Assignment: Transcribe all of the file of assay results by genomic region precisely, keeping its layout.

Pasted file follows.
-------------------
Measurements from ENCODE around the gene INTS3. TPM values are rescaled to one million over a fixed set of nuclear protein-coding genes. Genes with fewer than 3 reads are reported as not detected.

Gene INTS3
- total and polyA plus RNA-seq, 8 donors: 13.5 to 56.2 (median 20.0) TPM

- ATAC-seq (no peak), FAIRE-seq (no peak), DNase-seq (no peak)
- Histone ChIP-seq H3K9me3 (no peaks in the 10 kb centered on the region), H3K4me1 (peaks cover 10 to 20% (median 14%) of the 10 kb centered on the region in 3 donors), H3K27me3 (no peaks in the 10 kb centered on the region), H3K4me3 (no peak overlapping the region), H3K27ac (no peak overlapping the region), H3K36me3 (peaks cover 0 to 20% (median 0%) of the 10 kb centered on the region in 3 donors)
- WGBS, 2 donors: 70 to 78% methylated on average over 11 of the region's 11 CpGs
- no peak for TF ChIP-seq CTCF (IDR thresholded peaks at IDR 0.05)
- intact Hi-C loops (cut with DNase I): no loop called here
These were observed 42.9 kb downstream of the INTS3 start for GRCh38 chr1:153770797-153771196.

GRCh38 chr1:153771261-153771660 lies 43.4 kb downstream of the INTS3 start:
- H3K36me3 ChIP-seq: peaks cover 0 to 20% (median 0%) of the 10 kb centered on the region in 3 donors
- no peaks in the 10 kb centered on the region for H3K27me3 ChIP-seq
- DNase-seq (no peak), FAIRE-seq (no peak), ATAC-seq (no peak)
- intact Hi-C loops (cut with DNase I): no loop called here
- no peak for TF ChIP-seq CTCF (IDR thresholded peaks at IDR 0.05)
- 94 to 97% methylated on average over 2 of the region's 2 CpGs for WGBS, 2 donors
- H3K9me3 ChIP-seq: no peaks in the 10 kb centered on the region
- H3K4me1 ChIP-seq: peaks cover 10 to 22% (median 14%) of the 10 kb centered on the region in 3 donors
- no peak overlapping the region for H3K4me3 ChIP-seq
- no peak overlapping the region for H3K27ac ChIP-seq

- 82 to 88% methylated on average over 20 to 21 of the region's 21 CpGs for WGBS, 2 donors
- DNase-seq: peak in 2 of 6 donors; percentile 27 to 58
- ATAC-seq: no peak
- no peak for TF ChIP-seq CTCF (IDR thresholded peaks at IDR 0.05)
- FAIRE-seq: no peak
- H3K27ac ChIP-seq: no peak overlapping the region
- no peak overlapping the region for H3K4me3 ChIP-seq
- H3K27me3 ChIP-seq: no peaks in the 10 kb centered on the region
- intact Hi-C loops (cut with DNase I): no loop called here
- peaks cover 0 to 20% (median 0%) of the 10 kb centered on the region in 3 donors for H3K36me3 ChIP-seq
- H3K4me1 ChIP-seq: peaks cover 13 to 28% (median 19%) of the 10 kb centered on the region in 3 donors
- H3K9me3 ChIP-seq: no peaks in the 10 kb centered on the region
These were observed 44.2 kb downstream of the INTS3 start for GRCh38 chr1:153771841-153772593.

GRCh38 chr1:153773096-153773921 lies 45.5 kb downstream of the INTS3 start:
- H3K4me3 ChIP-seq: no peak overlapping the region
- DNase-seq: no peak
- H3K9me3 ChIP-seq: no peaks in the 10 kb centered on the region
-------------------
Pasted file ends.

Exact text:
Measurements from ENCODE around the gene INTS3. TPM values are rescaled to one million over a fixed set of nuclear protein-coding genes. Genes with fewer than 3 reads are reported as not detected.

Gene INTS3
- total and polyA plus RNA-seq, 8 donors: 13.5 to 56.2 (median 20.0) TPM

- ATAC-seq (no peak), FAIRE-seq (no peak), DNase-seq (no peak)
- Histone ChIP-seq H3K9me3 (no peaks in the 10 kb centered on the region), H3K4me1 (peaks cover 10 to 20% (median 14%) of the 10 kb centered on the region in 3 donors), H3K27me3 (no peaks in the 10 kb centered on the region), H3K4me3 (no peak overlapping the region), H3K27ac (no peak overlapping the region), H3K36me3 (peaks cover 0 to 20% (median 0%) of the 10 kb centered on the region in 3 donors)
- WGBS, 2 donors: 70 to 78% methylated on average over 11 of the region's 11 CpGs
- no peak for TF ChIP-seq CTCF (IDR thresholded peaks at IDR 0.05)
- intact Hi-C loops (cut with DNase I): no loop called here
These were observed 42.9 kb downstream of the INTS3 start for GRCh38 chr1:153770797-153771196.

GRCh38 chr1:153771261-153771660 lies 43.4 kb downstream of the INTS3 start:
- H3K36me3 ChIP-seq: peaks cover 0 to 20% (median 0%) of the 10 kb centered on the region in 3 donors
- no peaks in the 10 kb centered on the region for H3K27me3 ChIP-seq
- DNase-seq (no peak), FAIRE-seq (no peak), ATAC-seq (no peak)
- intact Hi-C loops (cut with DNase I): no loop called here
- no peak for TF ChIP-seq CTCF (IDR thresholded peaks at IDR 0.05)
- 94 to 97% methylated on average over 2 of the region's 2 CpGs for WGBS, 2 donors
- H3K9me3 ChIP-seq: no peaks in the 10 kb centered on the region
- H3K4me1 ChIP-seq: peaks cover 10 to 22% (median 14%) of the 10 kb centered on the region in 3 donors
- no peak overlapping the region for H3K4me3 ChIP-seq
- no peak overlapping the region for H3K27ac ChIP-seq

- 82 to 88% methylated on average over 20 to 21 of the region's 21 CpGs for WGBS, 2 donors
- DNase-seq: peak in 2 of 6 donors; percentile 27 to 58
- ATAC-seq: no peak
- no peak for TF ChIP-seq CTCF (IDR thresholded peaks at IDR 0.05)
- FAIRE-seq: no peak
- H3K27ac ChIP-seq: no peak overlapping the region
- no peak overlapping the region for H3K4me3 ChIP-seq
- H3K27me3 ChIP-seq: no peaks in the 10 kb centered on the region
- intact Hi-C loops (cut with DNase I): no loop called here
- peaks cover 0 to 20% (median 0%) of the 10 kb centered on the region in 3 donors for H3K36me3 ChIP-seq
- H3K4me1 ChIP-seq: peaks cover 13 to 28% (median 19%) of the 10 kb centered on the region in 3 donors
- H3K9me3 ChIP-seq: no peaks in the 10 kb centered on the region
These were observed 44.2 kb downstream of the INTS3 start for GRCh38 chr1:153771841-153772593.

GRCh38 chr1:153773096-153773921 lies 45.5 kb downstream of the INTS3 start:
- H3K4me3 ChIP-seq: no peak overlapping the region
- DNase-seq: no peak
- H3K9me3 ChIP-seq: no peaks in the 10 kb centered on the region